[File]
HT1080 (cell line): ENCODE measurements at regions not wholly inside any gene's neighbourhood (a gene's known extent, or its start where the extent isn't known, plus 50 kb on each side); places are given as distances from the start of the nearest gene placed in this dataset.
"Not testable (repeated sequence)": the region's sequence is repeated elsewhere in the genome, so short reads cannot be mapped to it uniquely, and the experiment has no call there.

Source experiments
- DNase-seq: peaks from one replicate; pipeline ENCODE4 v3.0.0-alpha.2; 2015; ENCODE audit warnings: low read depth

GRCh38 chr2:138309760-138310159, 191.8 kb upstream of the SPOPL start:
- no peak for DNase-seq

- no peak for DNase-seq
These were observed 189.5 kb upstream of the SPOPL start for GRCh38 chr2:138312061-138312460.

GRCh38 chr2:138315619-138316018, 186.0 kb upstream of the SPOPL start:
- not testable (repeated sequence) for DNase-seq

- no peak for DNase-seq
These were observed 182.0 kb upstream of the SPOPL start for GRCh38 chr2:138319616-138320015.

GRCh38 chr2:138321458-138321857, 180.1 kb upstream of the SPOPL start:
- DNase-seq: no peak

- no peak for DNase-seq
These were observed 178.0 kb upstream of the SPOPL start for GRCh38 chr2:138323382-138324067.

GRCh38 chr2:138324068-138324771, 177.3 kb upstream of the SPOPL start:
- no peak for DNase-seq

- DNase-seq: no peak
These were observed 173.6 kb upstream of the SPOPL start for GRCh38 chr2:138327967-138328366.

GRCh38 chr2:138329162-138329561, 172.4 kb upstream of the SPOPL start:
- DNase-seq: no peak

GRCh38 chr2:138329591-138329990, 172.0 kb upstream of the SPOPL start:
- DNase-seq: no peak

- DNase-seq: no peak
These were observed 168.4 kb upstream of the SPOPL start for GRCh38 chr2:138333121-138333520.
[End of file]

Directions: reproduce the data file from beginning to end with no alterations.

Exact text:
HT1080 (cell line): ENCODE measurements at regions not wholly inside any gene's neighbourhood (a gene's known extent, or its start where the extent isn't known, plus 50 kb on each side); places are given as distances from the start of the nearest gene placed in this dataset.
"Not testable (repeated sequence)": the region's sequence is repeated elsewhere in the genome, so short reads cannot be mapped to it uniquely, and the experiment has no call there.

Source experiments
- DNase-seq: peaks from one replicate; pipeline ENCODE4 v3.0.0-alpha.2; 2015; ENCODE audit warnings: low read depth

GRCh38 chr2:138309760-138310159, 191.8 kb upstream of the SPOPL start:
- no peak for DNase-seq

- no peak for DNase-seq
These were observed 189.5 kb upstream of the SPOPL start for GRCh38 chr2:138312061-138312460.

GRCh38 chr2:138315619-138316018, 186.0 kb upstream of the SPOPL start:
- not testable (repeated sequence) for DNase-seq

- no peak for DNase-seq
These were observed 182.0 kb upstream of the SPOPL start for GRCh38 chr2:138319616-138320015.

GRCh38 chr2:138321458-138321857, 180.1 kb upstream of the SPOPL start:
- DNase-seq: no peak

- no peak for DNase-seq
These were observed 178.0 kb upstream of the SPOPL start for GRCh38 chr2:138323382-138324067.

GRCh38 chr2:138324068-138324771, 177.3 kb upstream of the SPOPL start:
- no peak for DNase-seq

- DNase-seq: no peak
These were observed 173.6 kb upstream of the SPOPL start for GRCh38 chr2:138327967-138328366.

GRCh38 chr2:138329162-138329561, 172.4 kb upstream of the SPOPL start:
- DNase-seq: no peak

GRCh38 chr2:138329591-138329990, 172.0 kb upstream of the SPOPL start:
- DNase-seq: no peak

- DNase-seq: no peak
These were observed 168.4 kb upstream of the SPOPL start for GRCh38 chr2:138333121-138333520.